There was a gorgeous recent Marie TV interview for Martha Beck’s fab new book, The Way of Integrity recently (you can click here then scroll down to read my interview with Martha Beck from several years ago).
In it, Martha talked about the need to NOT force the issue, attempting to do whatever isn’t working harder.
In psychosynthesis terms, this would be dialling down the Strong Will and amping up Skillful, Good and/or Transpersonal Will
You can watch the whole Martha Beck and Marie Forleo interview here:
It’s basic NLP
With NLP (neuro linguistic programming), we’re:
- ‘Setting a well formed outcome’ (aka figuring out what we want)
- Using sensory acuity (aka using all our senses to discern whether what we’re doing is working or not and
- Being flexible (ie, if it ISN’T working, we adapt our approach).
If the lamb had been able to pause for a moment, it would still have massively struggled to have extracted its horns without twisting the wire and getting more caught up but we humans generally have more resources available to us.
Generally, if we pause and take stock, we notice options. We’re able to reach out when things are beyond us (eg, I’ll be asking for recommendations re getting the fence fixed as it’s totally outside my wheelhouse and my friend who tried to help today reassured me that it’s not just me being a clueless Londoner but that it’s a big gap that’ll need 5 or 6 stakes and wire, not just a little hole needing boarding up).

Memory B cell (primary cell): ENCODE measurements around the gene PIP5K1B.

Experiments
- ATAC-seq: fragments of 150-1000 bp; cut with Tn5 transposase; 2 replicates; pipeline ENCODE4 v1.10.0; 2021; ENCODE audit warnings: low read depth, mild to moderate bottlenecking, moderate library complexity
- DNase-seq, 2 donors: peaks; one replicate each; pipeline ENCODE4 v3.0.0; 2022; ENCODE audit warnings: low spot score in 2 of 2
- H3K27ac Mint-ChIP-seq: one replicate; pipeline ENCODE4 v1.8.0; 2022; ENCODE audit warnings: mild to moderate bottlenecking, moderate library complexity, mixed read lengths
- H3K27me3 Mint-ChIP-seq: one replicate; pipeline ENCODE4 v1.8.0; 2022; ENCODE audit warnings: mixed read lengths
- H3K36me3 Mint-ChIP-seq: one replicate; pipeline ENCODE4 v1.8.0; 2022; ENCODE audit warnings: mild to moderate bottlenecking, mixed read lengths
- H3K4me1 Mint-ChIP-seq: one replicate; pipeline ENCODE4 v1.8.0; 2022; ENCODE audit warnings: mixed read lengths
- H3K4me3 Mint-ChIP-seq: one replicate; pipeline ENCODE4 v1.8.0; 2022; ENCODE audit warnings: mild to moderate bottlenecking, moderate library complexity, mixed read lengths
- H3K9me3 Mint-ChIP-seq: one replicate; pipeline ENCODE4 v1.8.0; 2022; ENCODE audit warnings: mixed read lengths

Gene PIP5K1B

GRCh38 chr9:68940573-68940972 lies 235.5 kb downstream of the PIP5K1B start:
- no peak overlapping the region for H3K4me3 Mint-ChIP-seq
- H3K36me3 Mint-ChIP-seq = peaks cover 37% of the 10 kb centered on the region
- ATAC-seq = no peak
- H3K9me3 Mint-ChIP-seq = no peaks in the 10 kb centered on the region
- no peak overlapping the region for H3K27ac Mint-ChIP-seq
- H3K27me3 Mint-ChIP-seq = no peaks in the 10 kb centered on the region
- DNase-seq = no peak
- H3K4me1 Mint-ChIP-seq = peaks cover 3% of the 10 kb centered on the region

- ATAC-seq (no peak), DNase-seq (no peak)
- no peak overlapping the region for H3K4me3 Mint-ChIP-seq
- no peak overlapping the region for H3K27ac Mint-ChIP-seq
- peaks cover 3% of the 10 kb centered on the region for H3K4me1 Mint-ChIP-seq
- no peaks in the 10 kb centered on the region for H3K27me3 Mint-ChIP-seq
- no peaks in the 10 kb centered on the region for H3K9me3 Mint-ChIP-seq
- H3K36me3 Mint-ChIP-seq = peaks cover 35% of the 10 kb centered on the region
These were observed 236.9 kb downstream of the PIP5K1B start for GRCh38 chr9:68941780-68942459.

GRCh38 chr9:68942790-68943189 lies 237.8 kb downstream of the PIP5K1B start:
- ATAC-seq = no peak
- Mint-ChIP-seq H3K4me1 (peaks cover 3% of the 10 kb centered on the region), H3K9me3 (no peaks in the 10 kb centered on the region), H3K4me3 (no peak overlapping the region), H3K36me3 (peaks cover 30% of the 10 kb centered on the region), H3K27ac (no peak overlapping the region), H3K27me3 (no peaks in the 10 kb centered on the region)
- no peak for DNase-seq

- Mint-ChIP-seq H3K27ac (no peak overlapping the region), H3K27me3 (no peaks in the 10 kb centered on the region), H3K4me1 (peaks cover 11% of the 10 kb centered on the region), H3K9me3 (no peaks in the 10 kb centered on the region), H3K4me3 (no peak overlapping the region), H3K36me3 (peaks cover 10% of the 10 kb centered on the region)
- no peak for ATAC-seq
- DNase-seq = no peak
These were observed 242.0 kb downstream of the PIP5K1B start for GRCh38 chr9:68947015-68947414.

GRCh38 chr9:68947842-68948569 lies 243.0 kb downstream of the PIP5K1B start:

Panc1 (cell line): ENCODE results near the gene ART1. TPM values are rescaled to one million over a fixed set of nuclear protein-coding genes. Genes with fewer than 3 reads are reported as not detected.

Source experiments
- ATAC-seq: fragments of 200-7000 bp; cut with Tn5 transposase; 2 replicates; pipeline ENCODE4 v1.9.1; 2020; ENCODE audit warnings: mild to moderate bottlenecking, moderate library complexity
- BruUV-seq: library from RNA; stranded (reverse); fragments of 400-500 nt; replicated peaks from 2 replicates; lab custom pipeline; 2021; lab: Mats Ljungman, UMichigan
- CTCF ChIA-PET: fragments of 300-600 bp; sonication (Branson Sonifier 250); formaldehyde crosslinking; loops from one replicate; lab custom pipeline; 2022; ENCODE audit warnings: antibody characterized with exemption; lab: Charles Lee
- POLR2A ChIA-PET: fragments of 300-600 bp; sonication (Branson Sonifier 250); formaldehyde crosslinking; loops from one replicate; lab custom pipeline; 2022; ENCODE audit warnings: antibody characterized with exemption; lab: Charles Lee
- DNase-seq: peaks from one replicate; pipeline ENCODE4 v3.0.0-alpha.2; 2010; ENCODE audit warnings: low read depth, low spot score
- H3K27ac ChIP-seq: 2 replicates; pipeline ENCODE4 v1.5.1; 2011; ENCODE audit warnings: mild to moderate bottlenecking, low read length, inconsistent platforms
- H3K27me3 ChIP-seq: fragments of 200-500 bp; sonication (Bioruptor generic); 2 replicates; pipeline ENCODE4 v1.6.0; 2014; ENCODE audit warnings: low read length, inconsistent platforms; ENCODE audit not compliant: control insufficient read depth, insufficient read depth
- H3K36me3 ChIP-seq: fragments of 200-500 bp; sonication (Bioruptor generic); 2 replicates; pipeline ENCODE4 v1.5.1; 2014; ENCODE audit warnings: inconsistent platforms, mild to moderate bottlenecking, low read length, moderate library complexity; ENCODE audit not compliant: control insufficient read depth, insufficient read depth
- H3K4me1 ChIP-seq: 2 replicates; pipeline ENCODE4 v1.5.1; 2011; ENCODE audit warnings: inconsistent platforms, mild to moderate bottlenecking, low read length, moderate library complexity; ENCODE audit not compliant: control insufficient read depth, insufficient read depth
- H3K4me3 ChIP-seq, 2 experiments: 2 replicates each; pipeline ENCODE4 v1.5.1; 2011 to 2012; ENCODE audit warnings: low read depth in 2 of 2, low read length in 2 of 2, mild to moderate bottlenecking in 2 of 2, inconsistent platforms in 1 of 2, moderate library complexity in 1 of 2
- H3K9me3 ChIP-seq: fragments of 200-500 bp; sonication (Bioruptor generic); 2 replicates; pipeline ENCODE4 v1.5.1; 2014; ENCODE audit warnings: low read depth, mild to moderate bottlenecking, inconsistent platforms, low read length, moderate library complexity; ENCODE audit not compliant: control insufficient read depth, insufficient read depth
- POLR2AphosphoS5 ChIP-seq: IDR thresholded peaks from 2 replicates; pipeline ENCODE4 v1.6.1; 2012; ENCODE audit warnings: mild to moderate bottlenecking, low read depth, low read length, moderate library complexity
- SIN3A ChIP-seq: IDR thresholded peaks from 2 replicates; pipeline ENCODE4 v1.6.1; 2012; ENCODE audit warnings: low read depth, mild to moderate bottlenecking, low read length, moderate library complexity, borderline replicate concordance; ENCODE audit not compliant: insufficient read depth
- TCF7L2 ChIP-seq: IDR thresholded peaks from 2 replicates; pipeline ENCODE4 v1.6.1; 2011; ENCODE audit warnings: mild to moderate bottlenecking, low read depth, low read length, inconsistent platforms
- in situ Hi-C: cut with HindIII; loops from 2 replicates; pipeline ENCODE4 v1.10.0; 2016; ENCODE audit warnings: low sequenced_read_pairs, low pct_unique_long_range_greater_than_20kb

What, in your life, isn’t working right now?
Instead of attempting to do whatever isn’t working harder, what other options might be possible solutions?
It’s terrifying having your head stuck somewhere small. It might be 40 years ago since I put myself in such silly (literal) positions but L’il Lambie has reminded me and I was able to be WAY more compassionate with it (or them) than even Five Year Old Me managed with myself at the time.
So whatever situation you feel stuck in or obstructed by, how can you bring in some compassion for yourself? I think Lambie understood that I was trying to help and meant no harm.
How might you do that for yourself?
Maybe journal, get curious and allow yourself to come up with silly ideas as you figure out your next move instead of putting pressure on yourself to get out of a mess with grace, agility and effortless ease?
What else might you do?
If you’d like more support, the Feel Better Every Day online membership programme may be of interest as you can access lots of resources in your own time and space as well as joining weekly group calls.
But whatever your situation, take a moment to simply pause.
Give yourself a break. It’s hard enough feeling STUCK without giving yourself a hard time about it as well.
Let yourself get still.
Ask your Highest Self / Self / Wise Self / Wild Self / Atma / True Self / Miraculous Self what your next best step might be and be open to even the silliest seeming ideas (obviously then using your discernment and good judgment before actually acting on anything).
Imagine yourself as an adorable stuck lamb and be kind and gentle with yourself as you figure out your next move.
[Edited to add this link to a piece about ‘productive struggle’ READ MORE…]